Obsession and Ingenuity, Part II: The Old Man and the Ice Tower

Posted on: October 24, 2007

The 2005 Ghost Raven Ice Tower on a crisp winter day. Each year the tower(s) in Fox, Alaska—built from the ground up—take on a different form. [Photo] Jeff Apple Benowitz

The north tower on January 6, 2006. Looking north to Fox at the base of the hill to the right with the Alaska oil pipeline cut. Highway going north to Prudhoe Bay on right. [Photo] Courtesty of Alaskan Alpine Club

During the winter of 2003-2004, the fixtures of Silver Gulch—a bar and microbrewery in Fox, Alaska—had something to talk about. John Reeves was at it again.

The local, known for his esoteric (and sometimes exorbitant) yard gewgaws, was spending countless hours birthing what he called "Foxman's Raven." Just in case the 80-foot ice blob wasn't enough of a spectacle, Reeves made sure it was smattered with rainbow coloring and built alongside the byway (as major as roads get in Fox).


No matter his neighbors' opinions, Reeves and his assistant, Doug Buchanan, were pleased: they'd created vertical ice in their back yard; ice more satisfying than any within a couple hours' drive (for another tale of obsession and ingenuity, check out "Part I, Michigan"). "It started. It grew. It reached 80 feet high. It was fun. We climbed on it," Reeves said on www.alaskanalpineclub.org. "And it melted... at precisely 1:06 p.m., 10 July 2004."

The following year he used similar tactics to construct a tower 152 feet tall, "The Ghost Raven Ice Tower." The year after that, it was "Twin Towers": a north-south sculpture pair, each of which reached nearly 100 feet.

"Passing cars on the road are stopping to let their drivers watch the water freeze," Reeves reported in 2005. So while you wait for this year's creation (www.alaskanalpineclub.org is bound to have updates), enjoy Jeff Benowitz's tale of Ghost Raven's hard-nosed and foolhardy.


As I slid my car between a 1940s era rusted gold dredge and a matching dilapidated outhouse, an old man in a homemade fur vest stood before me, aiming a crossbow toward the top of a leaning ice tower that gleamed 150 feet above the trans-Alaskan pipeline.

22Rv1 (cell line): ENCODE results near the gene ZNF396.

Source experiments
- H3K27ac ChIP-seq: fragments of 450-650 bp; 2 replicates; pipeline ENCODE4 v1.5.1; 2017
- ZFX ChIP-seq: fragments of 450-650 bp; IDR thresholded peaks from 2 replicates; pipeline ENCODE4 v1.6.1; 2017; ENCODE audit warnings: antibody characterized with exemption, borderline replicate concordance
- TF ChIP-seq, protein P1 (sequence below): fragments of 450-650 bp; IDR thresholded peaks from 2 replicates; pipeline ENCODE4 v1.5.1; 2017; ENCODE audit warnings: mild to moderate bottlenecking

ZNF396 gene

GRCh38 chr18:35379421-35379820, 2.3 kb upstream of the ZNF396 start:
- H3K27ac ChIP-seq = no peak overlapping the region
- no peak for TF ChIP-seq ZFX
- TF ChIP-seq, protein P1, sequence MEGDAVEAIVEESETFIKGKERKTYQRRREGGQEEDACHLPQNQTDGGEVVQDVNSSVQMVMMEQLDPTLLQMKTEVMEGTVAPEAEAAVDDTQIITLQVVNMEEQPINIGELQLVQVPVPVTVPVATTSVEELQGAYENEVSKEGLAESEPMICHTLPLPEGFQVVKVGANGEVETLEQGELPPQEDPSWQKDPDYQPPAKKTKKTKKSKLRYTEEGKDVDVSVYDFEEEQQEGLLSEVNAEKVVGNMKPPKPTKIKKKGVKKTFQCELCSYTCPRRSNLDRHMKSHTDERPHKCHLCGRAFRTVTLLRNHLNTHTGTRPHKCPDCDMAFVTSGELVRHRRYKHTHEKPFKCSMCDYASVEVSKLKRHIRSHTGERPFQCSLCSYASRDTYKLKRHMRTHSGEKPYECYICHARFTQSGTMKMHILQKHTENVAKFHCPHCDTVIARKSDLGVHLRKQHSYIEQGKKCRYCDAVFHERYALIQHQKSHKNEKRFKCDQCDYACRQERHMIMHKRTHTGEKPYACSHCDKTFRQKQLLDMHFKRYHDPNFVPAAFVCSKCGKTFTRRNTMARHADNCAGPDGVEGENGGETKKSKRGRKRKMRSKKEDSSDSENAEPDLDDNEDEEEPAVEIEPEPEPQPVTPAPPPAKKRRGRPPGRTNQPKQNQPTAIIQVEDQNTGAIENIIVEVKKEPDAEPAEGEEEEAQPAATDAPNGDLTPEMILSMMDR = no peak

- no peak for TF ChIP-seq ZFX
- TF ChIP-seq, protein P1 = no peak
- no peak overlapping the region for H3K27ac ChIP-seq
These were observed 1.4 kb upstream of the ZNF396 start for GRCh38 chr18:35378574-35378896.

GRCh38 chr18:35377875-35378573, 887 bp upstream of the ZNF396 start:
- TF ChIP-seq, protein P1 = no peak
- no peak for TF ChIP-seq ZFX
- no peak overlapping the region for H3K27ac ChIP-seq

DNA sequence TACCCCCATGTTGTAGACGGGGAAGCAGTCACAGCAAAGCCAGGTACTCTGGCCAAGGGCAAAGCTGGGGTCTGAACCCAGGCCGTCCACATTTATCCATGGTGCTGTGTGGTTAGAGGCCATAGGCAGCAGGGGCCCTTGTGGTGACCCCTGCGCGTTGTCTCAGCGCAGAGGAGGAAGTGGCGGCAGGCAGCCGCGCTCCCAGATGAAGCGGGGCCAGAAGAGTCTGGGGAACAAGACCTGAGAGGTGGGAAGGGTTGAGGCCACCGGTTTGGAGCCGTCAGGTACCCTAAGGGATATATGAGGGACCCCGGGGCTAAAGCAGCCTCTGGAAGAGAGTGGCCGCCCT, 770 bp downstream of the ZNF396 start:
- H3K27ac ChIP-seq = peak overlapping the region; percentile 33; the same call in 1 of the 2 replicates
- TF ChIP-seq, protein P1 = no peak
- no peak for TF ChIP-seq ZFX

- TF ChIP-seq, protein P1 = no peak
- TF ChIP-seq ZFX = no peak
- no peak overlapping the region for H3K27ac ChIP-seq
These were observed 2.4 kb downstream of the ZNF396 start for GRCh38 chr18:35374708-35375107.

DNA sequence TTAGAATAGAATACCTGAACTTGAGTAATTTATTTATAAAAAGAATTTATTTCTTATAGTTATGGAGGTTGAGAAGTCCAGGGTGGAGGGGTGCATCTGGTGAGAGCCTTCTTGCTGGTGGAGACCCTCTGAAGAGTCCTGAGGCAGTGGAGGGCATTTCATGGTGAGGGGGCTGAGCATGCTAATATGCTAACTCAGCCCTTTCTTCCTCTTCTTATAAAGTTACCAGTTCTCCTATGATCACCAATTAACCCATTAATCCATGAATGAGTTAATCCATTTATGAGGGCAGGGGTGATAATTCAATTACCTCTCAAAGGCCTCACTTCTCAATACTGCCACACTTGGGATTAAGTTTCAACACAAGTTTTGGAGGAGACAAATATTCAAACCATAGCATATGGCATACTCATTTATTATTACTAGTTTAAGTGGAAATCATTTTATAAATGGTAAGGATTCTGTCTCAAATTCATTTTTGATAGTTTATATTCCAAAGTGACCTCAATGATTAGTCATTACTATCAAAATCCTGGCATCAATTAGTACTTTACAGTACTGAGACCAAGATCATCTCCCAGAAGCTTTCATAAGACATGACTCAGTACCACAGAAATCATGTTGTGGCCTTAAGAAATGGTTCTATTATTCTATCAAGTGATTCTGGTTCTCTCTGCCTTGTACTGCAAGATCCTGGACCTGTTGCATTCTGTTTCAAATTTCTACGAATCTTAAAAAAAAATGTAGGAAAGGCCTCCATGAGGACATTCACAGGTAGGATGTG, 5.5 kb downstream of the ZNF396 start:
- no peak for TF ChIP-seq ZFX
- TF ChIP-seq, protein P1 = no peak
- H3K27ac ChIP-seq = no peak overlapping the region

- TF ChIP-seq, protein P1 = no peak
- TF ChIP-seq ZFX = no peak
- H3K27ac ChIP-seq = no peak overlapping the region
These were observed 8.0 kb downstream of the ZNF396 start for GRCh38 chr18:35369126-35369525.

Doug Buchanan, Alaskan Alpine Club and Fox Ice Towers devotee, pleased to reach the top. Buchanan often assists John Reeves, ice sculpture progenitor, with the growth and coloration of the towers. [Photo] Jeff Apple Benowitz

Doug Buchanan lowered his weapon when he saw me crutching in his direction, and he greeted me with what had to be a false smile. His gaze, fixed on my broken leg, displayed a mixture of grim amusement and possible satisfaction. The patriarch of the Fairbanks climbing scene, a man with more beard and smoke rings than even gristle, Doug took special affront at my youthful arrogance. Noting the camera I had around my neck, Doug greeted me with a condescending, "You here to take pictures?"

The north tower, with flood light at base, December 31, 2005. [Photo] Courtesty of Alaskan Alpine Club

When I first came to Alaska, I was a punk-ass kid with no climbing experience beyond having slogged up the West Buttress of Denali. Hearing me talk, though, you would have thought I was the next Messner. Over time, as I climbed more and talked less, I managed to salvage some respect from the local climbers—from all of them, that is, expect Doug. Though he hadn't climbed since the last leash controversy in the early 1970s, and he held my ascents in Denali National Park against me. According to standard Buchanan discourse, the reason Alaska was not a sovereign country, free from the oppressions of America, could be traced back to a few climbers like me who justified the Feds' presence here by filling out park permits.

During the winter of 2005, Doug put down his pipe and virulent anti-federalist pen and started pouring water on top of water in a friend's gold-rush-era junk-filled backyard. Soon he had an enormous, slightly tilting, pile of ice: a virtual tower on the outskirts of the city. Still old school, Doug bought himself a pair of modern leashless tools and asked around for folks to climb it with him. Hearing about his endeavors, I grew curious—and wondered whether I might have a chance to redeem myself.

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